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Full Version: Interesting value for W, h involving phi,Omega?
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Hello,

I tried to find h(z) = h((I/2)^(2/I)) = h( exp(pi)/exp(-I*2*ln2)

ln ( exp*pi/exp(-I*2*ln2)) = pi+ I*2*ln2

-ln(z) = - pi- I*2*ln2

so as W(-pi-I*2*ln2) = ln2 - I*(pi/2)

Than h(z) = (ln2-I*(pi/2))/ (-pi - i*2*ln2)

This can be braught to :

h(z) = 0.5*I ( i guess with plus sign, not sure)

now, since I/2 = sin (I*ln(phi)) than

h((i/2)^(2/i)) = sin(I*ln(phi))

so Arcsin(h(I/2^(2/I)) = I*ln(phi)

phi= -I*e^Arcsin(h(I/2)^(2/I))

so taking a self root of I/2 can be related to phi in this way. Without an additional partitioning, 2 in any side of the formula involving h(i^(1/i)), it is not possible to get from I to phi.

I think it is possible to continue with I/3, I/4 etc in the same way to find interesting things.

is this well known, if there is no mistake?
Next
I tried to find h(z) = h((I/3)^(3/I)) = h( exp(3pi/2)/exp(-I*3*ln3))

ln ( exp(3pi/2)/exp(-I*2*ln2)) = 3pi/2+ I*3*ln3

-ln(z) = - 3pi/2- I*3*ln3

so as W(-3pi/2-I*3*ln3) = ln3 - I*(pi/2)

Than h(z) = (-ln3+I*(pi/2))/ (-3pi/2 - i*3*ln3)

This can be brought to :

h(z) = I/3 ( i guess with plus sign, not sure)

For h(i/4)^(4/i)) we have :

W(-2pi-I*4*ln4) = ln4 -I*(pi/2)

So most likely:

W(-n*pi/2 -I*n*ln n) = ln n -n* I*(pi/2) n>1
Ivars Wrote:W(-pi-I*2*ln2) = ln2 - I*(pi/2)

True (numerically verified).

Ivars Wrote:W(-3pi/2-I*3*ln3) = ln3 - I*(pi/2)

True (numerically verified).

Ivars Wrote:W(-2pi-I*4*ln4) = ln4 + I*(pi/2)
True (numerically verified).

Ivars Wrote:H((I/2)^(I/2)^(-1)) = I/2
True (numerically verified), plus this is practically the definition of H.

Ivars Wrote:H((I/3)^(I/3)^(-1)) = I/3

(not numerically verified), this is practically the definition of H, so it should be true, but for some reason my CAS gives a different value. These are the values I'm getting:

although, this is bothering me, since it is the definition of H that this should be true. I'm guessing that that large value might be why. Maybe my CAS never tested the LambertW for this large a value, and maybe it really does give the wrong value...

About your claim for all n, since you have found 3 instances of it being true, it is probably true, but that does not constitute a proof. Since your logic doesn't require n to be constant, you could probably re-work the math to start with n rather than 2 or 3. Then it would be a proof. Andrew Robbins
This is the result of my computation:

If we now set then

And thatswhy and .
We see above that and hence .

So except some minor differences (and not considering branches) this confirms your conjecture.
Well done Ivars!
Thanks I had mistake in the sign of n=4 for I*pi/2 so correctly:

W(-n*(pi/2) - I*n*ln(n) ) = ln(n) - i*pi/2 for n>=2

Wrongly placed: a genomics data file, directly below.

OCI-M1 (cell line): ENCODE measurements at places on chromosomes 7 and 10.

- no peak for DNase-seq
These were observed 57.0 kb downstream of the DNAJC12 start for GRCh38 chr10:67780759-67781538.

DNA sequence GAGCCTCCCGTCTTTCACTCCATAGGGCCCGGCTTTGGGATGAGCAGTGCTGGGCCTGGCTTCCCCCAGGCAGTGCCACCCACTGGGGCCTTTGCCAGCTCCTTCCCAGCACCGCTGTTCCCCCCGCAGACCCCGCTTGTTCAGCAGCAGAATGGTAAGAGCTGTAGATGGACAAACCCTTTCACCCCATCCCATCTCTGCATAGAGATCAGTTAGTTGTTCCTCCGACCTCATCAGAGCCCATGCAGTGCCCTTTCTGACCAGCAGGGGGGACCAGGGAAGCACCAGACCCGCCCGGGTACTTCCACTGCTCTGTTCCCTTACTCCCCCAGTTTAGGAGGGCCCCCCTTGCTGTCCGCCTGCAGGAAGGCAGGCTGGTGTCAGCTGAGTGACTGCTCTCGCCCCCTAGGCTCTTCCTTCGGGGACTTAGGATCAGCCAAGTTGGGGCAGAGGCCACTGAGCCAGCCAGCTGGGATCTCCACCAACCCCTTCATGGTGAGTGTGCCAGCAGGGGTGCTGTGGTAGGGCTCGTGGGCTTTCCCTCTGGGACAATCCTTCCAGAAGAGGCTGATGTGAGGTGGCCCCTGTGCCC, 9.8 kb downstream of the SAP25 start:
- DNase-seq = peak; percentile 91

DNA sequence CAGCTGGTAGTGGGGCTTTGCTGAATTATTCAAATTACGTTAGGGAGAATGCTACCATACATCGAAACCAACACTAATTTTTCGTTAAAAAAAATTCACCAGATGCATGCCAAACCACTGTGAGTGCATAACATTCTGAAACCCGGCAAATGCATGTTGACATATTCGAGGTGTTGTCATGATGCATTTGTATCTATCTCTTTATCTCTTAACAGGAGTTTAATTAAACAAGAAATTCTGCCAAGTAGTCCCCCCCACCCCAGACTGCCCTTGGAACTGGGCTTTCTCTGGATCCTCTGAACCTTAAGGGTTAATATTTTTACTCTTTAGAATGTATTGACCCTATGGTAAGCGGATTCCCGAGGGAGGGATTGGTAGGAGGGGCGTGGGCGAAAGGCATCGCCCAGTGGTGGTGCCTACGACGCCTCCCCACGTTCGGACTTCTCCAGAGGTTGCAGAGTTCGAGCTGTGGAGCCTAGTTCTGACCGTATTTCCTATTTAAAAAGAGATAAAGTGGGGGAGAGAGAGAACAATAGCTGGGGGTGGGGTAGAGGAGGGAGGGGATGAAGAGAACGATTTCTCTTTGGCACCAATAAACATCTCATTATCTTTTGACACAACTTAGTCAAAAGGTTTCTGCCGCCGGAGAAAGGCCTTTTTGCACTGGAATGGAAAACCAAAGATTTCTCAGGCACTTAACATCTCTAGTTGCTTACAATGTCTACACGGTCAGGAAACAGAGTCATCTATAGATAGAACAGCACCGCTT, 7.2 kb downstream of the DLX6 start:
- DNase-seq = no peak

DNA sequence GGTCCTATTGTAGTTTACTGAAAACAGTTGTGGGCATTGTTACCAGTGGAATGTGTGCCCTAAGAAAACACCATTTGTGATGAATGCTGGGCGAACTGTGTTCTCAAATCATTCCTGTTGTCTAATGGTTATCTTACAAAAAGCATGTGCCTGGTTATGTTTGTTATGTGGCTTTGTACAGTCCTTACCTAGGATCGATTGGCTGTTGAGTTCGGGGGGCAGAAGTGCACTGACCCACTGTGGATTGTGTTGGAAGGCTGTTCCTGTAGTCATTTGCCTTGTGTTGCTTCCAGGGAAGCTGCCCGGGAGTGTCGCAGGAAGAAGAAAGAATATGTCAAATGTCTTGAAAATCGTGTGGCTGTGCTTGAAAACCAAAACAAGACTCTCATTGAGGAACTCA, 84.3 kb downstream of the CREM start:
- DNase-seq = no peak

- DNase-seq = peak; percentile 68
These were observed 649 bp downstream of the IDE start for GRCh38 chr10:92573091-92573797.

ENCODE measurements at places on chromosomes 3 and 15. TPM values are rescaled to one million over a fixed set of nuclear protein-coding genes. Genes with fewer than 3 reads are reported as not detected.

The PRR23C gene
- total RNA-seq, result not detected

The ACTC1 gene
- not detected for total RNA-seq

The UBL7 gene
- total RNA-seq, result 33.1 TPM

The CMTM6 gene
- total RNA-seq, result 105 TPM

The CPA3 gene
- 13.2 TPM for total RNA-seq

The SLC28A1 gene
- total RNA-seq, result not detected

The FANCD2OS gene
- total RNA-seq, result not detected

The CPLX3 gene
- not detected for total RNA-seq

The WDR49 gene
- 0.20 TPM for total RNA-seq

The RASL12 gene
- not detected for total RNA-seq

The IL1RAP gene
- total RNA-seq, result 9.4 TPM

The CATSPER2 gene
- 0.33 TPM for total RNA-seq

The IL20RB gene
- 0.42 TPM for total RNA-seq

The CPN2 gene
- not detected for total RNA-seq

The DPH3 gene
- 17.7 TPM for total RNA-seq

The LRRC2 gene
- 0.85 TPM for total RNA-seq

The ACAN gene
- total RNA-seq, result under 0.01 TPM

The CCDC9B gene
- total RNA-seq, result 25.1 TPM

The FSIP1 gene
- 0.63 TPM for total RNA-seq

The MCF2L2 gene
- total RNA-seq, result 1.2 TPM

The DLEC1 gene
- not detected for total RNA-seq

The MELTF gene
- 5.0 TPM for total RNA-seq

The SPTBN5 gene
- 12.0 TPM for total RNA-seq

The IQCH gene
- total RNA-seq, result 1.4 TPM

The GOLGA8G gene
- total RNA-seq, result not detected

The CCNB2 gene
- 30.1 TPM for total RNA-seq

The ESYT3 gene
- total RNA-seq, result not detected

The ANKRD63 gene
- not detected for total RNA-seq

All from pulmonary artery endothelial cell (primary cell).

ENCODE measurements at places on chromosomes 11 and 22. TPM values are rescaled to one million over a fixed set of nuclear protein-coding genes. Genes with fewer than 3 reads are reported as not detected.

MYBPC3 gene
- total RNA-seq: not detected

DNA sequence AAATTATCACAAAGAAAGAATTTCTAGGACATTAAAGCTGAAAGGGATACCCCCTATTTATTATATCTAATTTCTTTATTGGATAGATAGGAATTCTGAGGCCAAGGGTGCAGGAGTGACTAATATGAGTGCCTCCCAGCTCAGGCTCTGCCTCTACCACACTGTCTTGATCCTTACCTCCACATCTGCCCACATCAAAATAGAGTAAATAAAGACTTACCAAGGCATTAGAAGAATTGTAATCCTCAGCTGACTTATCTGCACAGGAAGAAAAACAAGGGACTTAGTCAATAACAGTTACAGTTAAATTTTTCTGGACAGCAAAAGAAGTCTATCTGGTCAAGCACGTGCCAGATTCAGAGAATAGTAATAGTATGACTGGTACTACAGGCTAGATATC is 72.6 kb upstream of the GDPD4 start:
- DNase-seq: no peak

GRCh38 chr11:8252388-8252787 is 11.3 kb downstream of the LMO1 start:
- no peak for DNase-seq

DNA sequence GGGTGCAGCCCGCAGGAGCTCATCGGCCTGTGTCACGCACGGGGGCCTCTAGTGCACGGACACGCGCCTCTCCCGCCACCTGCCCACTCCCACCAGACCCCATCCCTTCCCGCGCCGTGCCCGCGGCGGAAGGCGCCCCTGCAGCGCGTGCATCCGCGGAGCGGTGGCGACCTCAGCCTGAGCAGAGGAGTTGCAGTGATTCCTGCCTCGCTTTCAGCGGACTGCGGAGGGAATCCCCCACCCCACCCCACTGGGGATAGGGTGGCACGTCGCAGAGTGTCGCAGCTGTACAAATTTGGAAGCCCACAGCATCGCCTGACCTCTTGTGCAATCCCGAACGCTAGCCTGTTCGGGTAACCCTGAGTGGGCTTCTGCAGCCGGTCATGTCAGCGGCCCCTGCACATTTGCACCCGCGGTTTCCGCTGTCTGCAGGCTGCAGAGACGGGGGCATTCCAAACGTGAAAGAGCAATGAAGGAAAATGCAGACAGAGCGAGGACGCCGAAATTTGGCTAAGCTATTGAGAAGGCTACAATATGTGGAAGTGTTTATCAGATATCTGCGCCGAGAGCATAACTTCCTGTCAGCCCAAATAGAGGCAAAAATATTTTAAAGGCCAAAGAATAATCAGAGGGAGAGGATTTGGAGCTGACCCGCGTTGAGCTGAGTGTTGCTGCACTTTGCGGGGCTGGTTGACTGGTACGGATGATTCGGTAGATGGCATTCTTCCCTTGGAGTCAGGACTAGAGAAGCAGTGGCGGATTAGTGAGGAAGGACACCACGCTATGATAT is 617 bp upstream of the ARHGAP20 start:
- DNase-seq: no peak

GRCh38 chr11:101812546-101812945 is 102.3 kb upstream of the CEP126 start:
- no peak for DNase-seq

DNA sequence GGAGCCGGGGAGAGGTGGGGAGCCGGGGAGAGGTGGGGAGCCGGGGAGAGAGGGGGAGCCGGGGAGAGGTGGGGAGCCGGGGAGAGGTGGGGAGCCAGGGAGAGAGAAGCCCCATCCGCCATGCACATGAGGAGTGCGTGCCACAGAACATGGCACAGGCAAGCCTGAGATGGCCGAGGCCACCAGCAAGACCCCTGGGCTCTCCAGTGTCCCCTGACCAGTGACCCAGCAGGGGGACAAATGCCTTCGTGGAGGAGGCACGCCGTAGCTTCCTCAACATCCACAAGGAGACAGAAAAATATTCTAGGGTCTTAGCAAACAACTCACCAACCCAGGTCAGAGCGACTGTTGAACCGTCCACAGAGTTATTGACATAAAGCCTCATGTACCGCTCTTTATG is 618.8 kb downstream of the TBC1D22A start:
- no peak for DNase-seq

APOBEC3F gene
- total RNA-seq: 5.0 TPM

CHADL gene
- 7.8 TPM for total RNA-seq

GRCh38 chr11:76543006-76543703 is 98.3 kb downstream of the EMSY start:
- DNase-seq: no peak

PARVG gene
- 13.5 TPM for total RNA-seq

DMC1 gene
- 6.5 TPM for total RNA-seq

for n=1 the sign at i(pi/2) is +..

The resulting formula for n>=2 can also be rewritten as:

W(-n*(pi/2)-I*n*ln(n))= ln(n/I)

but -n(pi/2)-I*n*ln(n) =-n*ln(I)/I-I*n*ln(n)= +I*n*(ln(I)-ln(n))

So W(I*n*ln(I/n)) = ln(n/I) and

W(ln((I/n)^(I*n)))=ln(n/I) which makes calculations for h simpler.

It seems to hold for all x>1; at x=1 sign changes for some reason.

W(ln((I/x)^(I*x)))=ln(x/I)

h((I/x)^(x/I))= (I/x)
If we use substitution

x^2=y

so that x= +- sqrt(y) we can get complex conjugate values if we use both roots separately:

W(-(+sqrt(y)*(pi/2) - I*(+sgrt(y)*ln(+sqrt(y)) = ln(+sqrt(y)) - i*pi/2 for y>1 but

W(-(+sqrt(y)*(pi/2) - I*(-sgrt(y)*ln(+sqrt(y)) = ln(+sqrt(y)) + i*pi/2 for y>1

than the change of sign and existance of 2 values -i,+i in h(i^-i) does not cause any questions-we just use both square roots of 1, however, not symmetrically...

Alternatively, we can decide to use only one value, but I^3 instead of I*(-1).

W(-(+sqrt(y)*(pi/2) - I^3*(+sgrt(y)*ln(+sqrt(y)) = ln(+sqrt(y)) + i*pi/2 for y>1

So we can get both branches of W by switching from i to - i in argument of W instead of taking negative square roots. From the point of view of the result of W, these are equivalent approaches.

By involving other root of y we will get h((I/x)^(x/I))= (1/I*x)

Ivars
However it seemed as if couldnt see the wood because all those trees:
Of course is the inverse function of .
And thatswhy it is clear that ,
especially for .
bo198214 Wrote:However it seemed as if couldnt see the wood because all those trees:
Of course is the inverse function of .
And thatswhy it is clear that ,
especially for .

Also for x= I/y, y -real>1?

Ivars
Ivars Wrote:Also for x= I/y, y -real>1?

I would say so.
Good. One score. Of course, it is a tetration definition, nice that it works also for I/x , but values for Lambert function of such arguments like are not so obvious (were not initially).

W(-x*(pi/2) - I*x*ln(x) ) = ln(x) - I*(pi/2)=ln(x)-lnI=ln(x/I) for x>1
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